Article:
This is the case, for example, of Bavaria in Germany and Lombardy in Italy.

In the region of the Oktoberfest, indeed, it has been estimated that in 2015 GDP/per capita was around 43,092 € on average, the highest in Germany, where the national average was about 37,099 €. We have a similar situation in Lombardy, where the most recent statistics tell us that as of today in 2017 the GDP per capita is 35,421€, significantly higher than the national average (around 28,000€).
This data helps us understand the incentives behind the referenda held in Lombardy and Veneto on the 22nd of October 2017, which may represent a first step toward a greater autonomy of these regions.

 

Data at hand, Catalonia falls in this last category (just think that its contribution to the Spanish economy is twice that of Scotland to the UK’s).
In fact, this region is not just the industrial heartland of Spain, but it also has a remarkable maritime power and famous touristic destinations.
These are some of the reasons for which Catalonia has the 4th highest GDP per capita in Spain (27,248€ against the national average of 22,772€ in 2012), and accounts for the 19% of Spanish GDP. Catalans, therefore, feel that they are giving to Madrid more than what they are receiving.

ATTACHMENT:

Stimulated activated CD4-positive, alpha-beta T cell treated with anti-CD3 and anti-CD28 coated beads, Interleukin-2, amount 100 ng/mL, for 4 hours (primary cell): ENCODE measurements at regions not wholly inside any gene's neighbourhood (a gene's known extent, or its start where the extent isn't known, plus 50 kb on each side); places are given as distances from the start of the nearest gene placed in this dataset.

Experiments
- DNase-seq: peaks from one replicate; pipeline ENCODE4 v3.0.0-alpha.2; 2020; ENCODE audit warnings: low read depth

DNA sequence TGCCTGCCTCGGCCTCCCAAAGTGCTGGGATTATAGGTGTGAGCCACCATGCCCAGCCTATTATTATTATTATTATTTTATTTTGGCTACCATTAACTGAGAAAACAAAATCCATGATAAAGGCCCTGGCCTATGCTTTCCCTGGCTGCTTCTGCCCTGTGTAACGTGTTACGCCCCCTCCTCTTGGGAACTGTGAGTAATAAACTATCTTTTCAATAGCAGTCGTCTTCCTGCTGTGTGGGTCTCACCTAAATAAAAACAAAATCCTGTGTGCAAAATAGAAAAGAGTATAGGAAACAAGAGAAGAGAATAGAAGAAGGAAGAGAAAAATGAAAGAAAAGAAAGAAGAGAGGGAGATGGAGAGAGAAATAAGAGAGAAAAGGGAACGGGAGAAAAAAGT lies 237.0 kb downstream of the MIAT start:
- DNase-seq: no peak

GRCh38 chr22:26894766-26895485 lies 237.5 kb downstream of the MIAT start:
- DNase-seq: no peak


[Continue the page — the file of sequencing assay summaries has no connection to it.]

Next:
One last determinant for secession is connected to historical episodes and, in particular, to repressions. Empirical evidence tells us that this important tool of the central government has an ambivalent effect, as Marvin Suesse underlines in his paper “Causes and Consequences of Secessionist Movements: Lessons from the Soviet Breakup”. Indeed, in those regions where historically authorities  arrested participants of protests, secessions demonstrated to be less likely to occur and to succeed.
On the other hand, when the use of violence by the police was exploited merely to break protests with violent actions culminating in mass killings, the effect of government intervention is inverted.

Bringing the issue of repression to Spain, the most known episode is the so called “white terror”, or the “Francoist repression”, a series of mass-killings occurred during the Spanish Civil War and during the first decade of Francisco Franco’s dictatorship, hitting, among the others also the Catalans.
The peak of this crisis was reached when Francisco Franco executed the leader of a self-declared Catalan State and tried to suppress its language and culture.

 

This tells us that the likelihood of a secession to occur (and succeed) in Catalonia is, therefore, increased by the rage of these episodes, inflaming the hearts of the rioters who do not want to forget.

 

In conclusion, European history has rarely witnessed successful secessions, with the exception of cases in which both sides agreed that this was the most convenient pattern, which is not the case for Catalonia.
One thing is sure, when it comes to internal conflicts, incentives change and bargaining breaks down more easily, which makes the final outcome even more unpredictable. Therefore, in spite of the historical European trend, a hope of secession may exist, even if the last developments of Catalan situation suggest a different scenario.